- Training workers who need to use protecting clothing and equipment how to put it on, use/wear it, and take it off correctly, including in the context of their current and potential duties. Training material should be easy to understand and available in the appropriate language and literacy level for all workers.
Take time to consider what you are doing to ensure vulnerable populations get extra consideration.
Make sure that your reopening is also a positive community event. Find ways to give back and make your relaunch something to celebrate with little gestures of giving back. Perhaps you can set up a mask donating box and donate them to a homeless shelter in your location. Ask customers to donate an extra $1 and put it towards a fund to send donuts or flowers to a local hospital to thank front-line workers. Offer discounts to nurses, doctors, paramedics, firefighters and police etc., as a thank you for their continued support and self-lessness during this crisis.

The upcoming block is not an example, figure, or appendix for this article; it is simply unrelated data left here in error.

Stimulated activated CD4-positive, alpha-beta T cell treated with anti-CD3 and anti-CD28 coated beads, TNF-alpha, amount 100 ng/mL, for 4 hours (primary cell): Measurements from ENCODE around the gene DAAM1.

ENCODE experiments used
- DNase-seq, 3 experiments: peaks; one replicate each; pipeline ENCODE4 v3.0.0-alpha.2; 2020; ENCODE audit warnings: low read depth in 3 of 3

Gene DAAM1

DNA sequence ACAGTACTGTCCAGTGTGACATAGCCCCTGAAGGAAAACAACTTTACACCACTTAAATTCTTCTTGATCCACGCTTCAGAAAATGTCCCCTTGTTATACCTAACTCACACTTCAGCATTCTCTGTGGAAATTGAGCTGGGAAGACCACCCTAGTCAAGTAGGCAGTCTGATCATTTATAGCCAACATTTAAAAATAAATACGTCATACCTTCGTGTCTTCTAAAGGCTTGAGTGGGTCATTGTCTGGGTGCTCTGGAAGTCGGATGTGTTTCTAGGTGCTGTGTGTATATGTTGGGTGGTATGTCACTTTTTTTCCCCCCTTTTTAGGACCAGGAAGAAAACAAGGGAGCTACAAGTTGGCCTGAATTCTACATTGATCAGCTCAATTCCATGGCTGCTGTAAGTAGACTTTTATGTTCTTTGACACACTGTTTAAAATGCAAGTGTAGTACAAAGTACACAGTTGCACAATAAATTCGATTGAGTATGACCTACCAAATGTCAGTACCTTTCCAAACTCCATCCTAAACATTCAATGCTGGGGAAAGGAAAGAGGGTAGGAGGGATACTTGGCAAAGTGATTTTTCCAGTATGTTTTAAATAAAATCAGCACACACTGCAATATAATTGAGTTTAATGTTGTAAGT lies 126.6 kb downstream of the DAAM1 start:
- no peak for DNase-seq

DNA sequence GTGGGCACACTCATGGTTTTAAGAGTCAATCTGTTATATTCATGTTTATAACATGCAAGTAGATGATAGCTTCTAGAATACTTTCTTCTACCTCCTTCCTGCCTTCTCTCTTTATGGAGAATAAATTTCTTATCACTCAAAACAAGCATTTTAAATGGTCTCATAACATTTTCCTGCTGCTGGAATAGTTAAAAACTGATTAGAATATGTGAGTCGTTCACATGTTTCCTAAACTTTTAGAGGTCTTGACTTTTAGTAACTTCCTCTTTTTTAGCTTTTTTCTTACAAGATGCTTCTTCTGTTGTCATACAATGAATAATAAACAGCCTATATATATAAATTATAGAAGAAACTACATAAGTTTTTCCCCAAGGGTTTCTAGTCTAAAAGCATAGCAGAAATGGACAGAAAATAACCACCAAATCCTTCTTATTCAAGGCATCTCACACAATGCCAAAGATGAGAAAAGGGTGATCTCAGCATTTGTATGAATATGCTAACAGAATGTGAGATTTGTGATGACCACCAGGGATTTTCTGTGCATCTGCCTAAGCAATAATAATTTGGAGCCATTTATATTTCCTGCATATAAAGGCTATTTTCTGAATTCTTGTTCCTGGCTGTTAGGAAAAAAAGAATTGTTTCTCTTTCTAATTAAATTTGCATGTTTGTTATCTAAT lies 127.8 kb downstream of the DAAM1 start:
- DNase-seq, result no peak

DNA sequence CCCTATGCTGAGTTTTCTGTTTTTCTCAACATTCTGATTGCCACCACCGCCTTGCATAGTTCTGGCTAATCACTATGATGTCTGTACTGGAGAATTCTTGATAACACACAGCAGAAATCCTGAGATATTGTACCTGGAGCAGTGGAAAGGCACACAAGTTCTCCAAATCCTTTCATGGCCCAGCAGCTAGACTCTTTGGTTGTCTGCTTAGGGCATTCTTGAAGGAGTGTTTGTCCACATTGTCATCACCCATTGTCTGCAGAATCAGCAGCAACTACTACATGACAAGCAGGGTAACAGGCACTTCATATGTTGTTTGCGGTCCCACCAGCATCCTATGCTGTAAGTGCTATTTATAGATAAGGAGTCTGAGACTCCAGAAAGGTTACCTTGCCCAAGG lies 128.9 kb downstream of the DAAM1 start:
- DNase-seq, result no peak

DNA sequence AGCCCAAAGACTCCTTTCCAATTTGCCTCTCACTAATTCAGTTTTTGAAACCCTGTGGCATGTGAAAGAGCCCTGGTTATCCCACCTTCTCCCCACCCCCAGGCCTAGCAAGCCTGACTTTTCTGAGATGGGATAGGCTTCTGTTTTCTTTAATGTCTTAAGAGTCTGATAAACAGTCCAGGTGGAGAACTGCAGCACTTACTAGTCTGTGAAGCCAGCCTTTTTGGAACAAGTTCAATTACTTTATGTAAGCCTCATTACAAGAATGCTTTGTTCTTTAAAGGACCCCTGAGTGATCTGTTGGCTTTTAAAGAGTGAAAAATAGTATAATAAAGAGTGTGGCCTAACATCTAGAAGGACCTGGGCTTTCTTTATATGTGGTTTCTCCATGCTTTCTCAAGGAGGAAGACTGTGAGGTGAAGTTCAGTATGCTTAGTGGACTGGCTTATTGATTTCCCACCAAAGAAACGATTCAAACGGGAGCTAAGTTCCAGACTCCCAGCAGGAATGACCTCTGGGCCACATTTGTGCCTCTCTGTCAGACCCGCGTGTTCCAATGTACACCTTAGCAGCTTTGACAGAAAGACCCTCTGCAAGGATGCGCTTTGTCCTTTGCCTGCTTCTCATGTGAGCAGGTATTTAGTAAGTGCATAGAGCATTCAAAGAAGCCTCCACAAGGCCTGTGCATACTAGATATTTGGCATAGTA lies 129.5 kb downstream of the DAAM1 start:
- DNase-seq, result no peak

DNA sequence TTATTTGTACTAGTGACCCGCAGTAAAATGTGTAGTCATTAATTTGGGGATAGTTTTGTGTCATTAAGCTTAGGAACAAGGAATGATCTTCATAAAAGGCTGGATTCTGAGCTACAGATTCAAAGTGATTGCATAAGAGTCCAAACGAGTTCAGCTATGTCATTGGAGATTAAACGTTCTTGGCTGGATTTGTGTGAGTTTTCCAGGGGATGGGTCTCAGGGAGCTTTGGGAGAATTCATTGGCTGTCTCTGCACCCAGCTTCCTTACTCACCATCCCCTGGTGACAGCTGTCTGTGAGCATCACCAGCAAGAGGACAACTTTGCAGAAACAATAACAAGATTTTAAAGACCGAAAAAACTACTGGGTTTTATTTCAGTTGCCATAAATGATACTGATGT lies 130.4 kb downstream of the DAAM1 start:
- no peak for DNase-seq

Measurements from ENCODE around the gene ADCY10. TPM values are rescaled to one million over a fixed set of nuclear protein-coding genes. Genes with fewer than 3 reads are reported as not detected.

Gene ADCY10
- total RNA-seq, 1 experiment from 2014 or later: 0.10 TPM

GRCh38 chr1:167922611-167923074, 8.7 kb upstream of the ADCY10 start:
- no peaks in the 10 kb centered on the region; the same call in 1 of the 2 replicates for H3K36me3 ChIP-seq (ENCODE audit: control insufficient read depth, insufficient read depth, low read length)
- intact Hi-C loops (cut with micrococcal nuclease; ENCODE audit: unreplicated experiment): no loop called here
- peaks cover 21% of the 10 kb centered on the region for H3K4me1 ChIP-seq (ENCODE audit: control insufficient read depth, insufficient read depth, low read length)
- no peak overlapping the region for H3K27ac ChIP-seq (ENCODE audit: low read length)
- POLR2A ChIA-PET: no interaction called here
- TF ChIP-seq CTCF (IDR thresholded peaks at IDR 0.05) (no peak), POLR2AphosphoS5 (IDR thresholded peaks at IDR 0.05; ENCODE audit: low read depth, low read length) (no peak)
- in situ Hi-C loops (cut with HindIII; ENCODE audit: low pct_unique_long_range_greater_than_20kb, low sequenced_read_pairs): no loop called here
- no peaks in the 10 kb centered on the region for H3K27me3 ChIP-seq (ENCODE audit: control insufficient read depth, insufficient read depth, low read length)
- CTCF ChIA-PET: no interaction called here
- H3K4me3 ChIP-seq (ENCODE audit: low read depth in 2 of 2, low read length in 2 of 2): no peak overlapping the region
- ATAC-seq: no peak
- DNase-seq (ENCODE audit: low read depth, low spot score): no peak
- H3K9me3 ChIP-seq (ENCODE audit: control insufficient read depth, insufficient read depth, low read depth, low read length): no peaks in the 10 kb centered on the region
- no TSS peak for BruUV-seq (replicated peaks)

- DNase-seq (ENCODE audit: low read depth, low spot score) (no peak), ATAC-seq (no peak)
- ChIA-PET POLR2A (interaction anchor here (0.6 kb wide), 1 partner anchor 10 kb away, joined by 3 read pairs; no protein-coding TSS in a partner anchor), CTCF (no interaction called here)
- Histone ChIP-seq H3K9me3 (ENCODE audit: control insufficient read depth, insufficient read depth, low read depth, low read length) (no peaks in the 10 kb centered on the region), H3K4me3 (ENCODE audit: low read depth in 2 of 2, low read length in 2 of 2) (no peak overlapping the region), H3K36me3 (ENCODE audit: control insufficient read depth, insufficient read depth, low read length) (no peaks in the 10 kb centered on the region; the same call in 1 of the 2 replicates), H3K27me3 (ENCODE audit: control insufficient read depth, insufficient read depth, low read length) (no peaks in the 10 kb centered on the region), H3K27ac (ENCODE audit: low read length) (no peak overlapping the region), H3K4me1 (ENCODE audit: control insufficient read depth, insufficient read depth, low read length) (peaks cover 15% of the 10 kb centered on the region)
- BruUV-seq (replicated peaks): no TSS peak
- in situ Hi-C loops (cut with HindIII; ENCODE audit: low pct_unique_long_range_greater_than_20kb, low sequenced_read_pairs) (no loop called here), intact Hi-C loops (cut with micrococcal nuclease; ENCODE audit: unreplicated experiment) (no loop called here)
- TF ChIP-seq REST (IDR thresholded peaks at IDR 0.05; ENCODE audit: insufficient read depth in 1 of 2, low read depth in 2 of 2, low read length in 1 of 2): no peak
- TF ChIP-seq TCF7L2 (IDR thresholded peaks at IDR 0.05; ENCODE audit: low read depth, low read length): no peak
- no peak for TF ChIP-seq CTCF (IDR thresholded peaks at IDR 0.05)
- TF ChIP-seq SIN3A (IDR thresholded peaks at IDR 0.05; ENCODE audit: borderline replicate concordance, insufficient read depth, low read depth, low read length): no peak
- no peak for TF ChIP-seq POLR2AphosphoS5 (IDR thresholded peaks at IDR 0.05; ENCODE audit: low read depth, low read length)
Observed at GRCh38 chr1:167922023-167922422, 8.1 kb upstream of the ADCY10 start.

You wouldn’t be able to just open the doors and hope business floods back. Consider that your customers have been use to life without you, so now it the time to power up your marketing machine and increase the communication you do digitally to let your customers know you are back. Run a social media campaign, invest in some digital ads, send a personalized email to invite your customers back and welcome them.
Take steps to make your business safer. Consider…
- Installing high-efficiency air filters.
- Increasing ventilation rates in the work environment.
- Installing physical barriers, such as clear plastic sneeze guards.
- Installing a drive-through window for customer service.
- Installing UV lights to help disinfecting surfaces
Consider some other ideas creative to help you restart your business. Sidewalk sales or displays, outside seating, curbside delivery, contact less check out just to name a few.
What ever you do as you prepare to reopen, relaunch and restore some normality in your business, be thoughtful, be diligent and be hopeful.